As this year’s legislative session ground to an end last week, it appeared Republicans have decided the best way to reelect Governor Bruce Rauner is to temporarily abandon their war on unions, vote with Democrats to pass a budget, and aid victims of sexual harassment.
So long as the harassers are Democrats. If they’re Republicans—like a certain “pussy-grabbing” president Trump—sorry, women, but you’re on your own.
OK, let’s take it point by point, starting with the budget.
Republican legislators joined Democrats to pass a “balanced” budget. Hooray for the basics!
Only it’s not really balanced, as it depends on the sale of a building—the Thompson Center—that’s not been sold and pension payments savings that have yet to be realized.
Also, it depends on the continuation of the 4.95 percent tax rate that Rauner’s vowed to cut back.
So the governor’s patting himself on the back for a budget while hammering Democrats for the tax hike that enabled him to pat himself on the back for the budget. Nimble fella.
As for the war on unions that has consumed too much of his last three years, well, apparently, Rauner folded on that fight while pretending he never made it.
Of course, the U.S. Supreme Court is about to give him a major victory in the Janus case. In that case the Supremes seem determined to declare that union members have a constitutional right not to pay union fees for services that unions provide—like representing members at discipline hearings.
That’s like the Supreme Court ruling that Rauner’s old venture capital firm can’t compel investors to pay it fees. Keep that up and pretty soon Rauner’s firm would go out of business—which is exactly what Rauner wants to happen to unions.
Amidst all the talk of budget bipartisanship, the Republicans took another swipe at house speaker Michael Madigan.
State rep Jeanne Ives—among the most conservative Republicans in the legislature—joined Maryann Loncar, a medical marijuana activist, at a press conference. Loncar charged she’d been sexually harassed by state rep Lou Lang, one of Madigan’s most trusted legislative lieutenants.
It’s a serious charge that warrants investigation. Men from both parties have long treated the statehouse as their own pleasure palace—pawing, kissing or coming on to women with lame pickup lines, like the ones Lang allegedly uttered to Loncar.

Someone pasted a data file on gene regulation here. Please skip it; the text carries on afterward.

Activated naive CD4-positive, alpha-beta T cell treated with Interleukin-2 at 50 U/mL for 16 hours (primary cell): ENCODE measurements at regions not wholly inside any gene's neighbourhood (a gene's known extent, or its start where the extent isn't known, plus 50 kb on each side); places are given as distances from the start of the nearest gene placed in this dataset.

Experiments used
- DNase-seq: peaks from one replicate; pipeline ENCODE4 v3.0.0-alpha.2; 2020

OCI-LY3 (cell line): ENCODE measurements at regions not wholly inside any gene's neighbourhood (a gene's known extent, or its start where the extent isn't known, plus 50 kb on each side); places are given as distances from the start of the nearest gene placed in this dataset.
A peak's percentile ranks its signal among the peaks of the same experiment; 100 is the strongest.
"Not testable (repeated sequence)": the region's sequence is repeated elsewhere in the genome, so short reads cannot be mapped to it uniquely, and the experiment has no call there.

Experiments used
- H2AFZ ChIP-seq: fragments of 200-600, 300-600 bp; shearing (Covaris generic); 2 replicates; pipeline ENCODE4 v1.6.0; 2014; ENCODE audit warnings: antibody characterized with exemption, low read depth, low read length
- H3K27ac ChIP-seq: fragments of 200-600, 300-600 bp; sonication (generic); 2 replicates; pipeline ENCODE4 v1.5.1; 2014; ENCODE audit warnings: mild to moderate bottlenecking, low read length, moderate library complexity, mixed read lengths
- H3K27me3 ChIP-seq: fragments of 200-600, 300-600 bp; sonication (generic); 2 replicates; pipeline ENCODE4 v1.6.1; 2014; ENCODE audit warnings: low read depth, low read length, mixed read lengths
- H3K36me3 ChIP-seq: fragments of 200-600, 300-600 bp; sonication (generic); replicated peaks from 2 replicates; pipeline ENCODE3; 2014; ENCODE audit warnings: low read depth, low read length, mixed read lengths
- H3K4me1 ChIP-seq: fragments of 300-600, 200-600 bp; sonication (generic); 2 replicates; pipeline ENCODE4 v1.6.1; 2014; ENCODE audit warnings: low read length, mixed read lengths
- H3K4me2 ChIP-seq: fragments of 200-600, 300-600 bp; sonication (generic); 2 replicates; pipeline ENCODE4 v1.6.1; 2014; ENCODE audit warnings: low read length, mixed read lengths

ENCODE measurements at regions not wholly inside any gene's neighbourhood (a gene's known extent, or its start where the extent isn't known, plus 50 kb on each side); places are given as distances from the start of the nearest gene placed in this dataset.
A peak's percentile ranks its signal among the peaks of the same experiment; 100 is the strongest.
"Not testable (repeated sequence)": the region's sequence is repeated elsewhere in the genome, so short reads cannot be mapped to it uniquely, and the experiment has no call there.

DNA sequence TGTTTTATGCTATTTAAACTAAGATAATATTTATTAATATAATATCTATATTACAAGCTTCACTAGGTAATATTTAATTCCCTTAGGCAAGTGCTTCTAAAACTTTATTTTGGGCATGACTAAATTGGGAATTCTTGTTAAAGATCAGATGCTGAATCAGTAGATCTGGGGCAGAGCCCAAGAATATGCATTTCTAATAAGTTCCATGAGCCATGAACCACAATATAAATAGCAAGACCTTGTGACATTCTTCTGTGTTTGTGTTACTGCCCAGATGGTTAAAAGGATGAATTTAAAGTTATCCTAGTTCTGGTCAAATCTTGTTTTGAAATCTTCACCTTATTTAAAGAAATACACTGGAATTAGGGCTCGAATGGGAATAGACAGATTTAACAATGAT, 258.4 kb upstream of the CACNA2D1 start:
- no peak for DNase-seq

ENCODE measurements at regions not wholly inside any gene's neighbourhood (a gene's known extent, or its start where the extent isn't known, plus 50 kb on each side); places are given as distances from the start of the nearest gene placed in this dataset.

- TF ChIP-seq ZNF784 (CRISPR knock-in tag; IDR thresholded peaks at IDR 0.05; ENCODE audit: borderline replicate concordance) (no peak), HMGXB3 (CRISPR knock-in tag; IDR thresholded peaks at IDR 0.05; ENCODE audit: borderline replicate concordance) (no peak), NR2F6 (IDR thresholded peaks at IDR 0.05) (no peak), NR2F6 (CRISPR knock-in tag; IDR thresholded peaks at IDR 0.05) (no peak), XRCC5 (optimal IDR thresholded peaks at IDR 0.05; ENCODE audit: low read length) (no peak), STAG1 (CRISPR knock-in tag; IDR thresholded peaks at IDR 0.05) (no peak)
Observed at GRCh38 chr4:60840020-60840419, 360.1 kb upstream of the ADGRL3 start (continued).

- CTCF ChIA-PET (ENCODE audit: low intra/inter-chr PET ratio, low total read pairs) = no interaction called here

So I applaud any effort to clean up the Springfield frat house. And if Madigan loses his power because he can’t keep his boys in line, so be it.
Having said that, let me say this. If you think Jeanne Ives, or any other Republican for that matter, gives a damn about women’s issues—well, let’s just run down a few recent legislative matters to set you straight.
There’s House Bill 274, sponsored by Democratic state rep Michelle Mussman. That would allow women to obtain birth control from their pharmacist without seeing a doctor.
It fell four votes short of passage in the house after all but one Republican voted against it—partly on the grounds that it would encourage promiscuity. Jeanne Ives was one of those no votes.
Then there’s state rep Litesa Wallace’s bill that requires public schools provide a free lunch to any student who requests one. (I realize this is a bill fathers should care about, too, but it took Wallace, a single mom, to champion its passage.)
It passed despite 44 no votes from Republicans—including from Ives.
Also, there’s Wallace’s bill to extend child-care benefits for working parents. Happy to say that most Republicans voted for it—except . . .
In addition, there’s state rep Anna Moeller’s equal pay bill. It attempts to end the salary gap between men and women by preventing employers from asking prospective employees how much they made at their previous jobs. The idea is that the less employees made in the past—and women tend to make less than men—the less prospective employers feel compelled to pay them in the future.
Moeller’s bill passed last year, but Rauner vetoed it. This time around 24 Republicans voted no, including Ives.
And let’s not forget HB 40, the reproductive rights bill that passed last year, despite overwhelming opposition from the GOP. Afraid that he might lose North Shore independent voters, Rauner signed it. Ives got so upset, she ran against him in the Republican primary.
In short, the message Republicans seem to be sending to women goes like this . . .
You can have sex, so long as it’s for procreation. If you get pregnant, you must have the baby. And you better have a rich husband—otherwise, good luck paying for child care. Also, don’t expect your child to get a free school lunch—because there’s no such thing as a free lunch—except for billionaires, as I may have written a few times already.